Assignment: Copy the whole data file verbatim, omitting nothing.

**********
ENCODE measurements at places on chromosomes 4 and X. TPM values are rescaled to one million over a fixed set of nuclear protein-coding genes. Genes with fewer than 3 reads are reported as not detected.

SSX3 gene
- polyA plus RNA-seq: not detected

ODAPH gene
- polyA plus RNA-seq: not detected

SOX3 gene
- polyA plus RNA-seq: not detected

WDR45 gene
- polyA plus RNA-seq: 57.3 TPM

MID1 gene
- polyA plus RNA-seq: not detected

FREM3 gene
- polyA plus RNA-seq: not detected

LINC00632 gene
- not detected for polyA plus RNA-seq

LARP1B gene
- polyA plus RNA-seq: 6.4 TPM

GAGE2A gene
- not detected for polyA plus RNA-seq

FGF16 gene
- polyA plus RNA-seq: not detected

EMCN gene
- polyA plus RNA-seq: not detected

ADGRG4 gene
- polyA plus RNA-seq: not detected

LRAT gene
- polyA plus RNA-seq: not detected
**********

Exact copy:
ENCODE measurements at places on chromosomes 4 and X. TPM values are rescaled to one million over a fixed set of nuclear protein-coding genes. Genes with fewer than 3 reads are reported as not detected.

SSX3 gene
- polyA plus RNA-seq: not detected

ODAPH gene
- polyA plus RNA-seq: not detected

SOX3 gene
- polyA plus RNA-seq: not detected

WDR45 gene
- polyA plus RNA-seq: 57.3 TPM

MID1 gene
- polyA plus RNA-seq: not detected

FREM3 gene
- polyA plus RNA-seq: not detected

LINC00632 gene
- not detected for polyA plus RNA-seq

LARP1B gene
- polyA plus RNA-seq: 6.4 TPM

GAGE2A gene
- not detected for polyA plus RNA-seq

FGF16 gene
- polyA plus RNA-seq: not detected

EMCN gene
- polyA plus RNA-seq: not detected

ADGRG4 gene
- polyA plus RNA-seq: not detected

LRAT gene
- polyA plus RNA-seq: not detected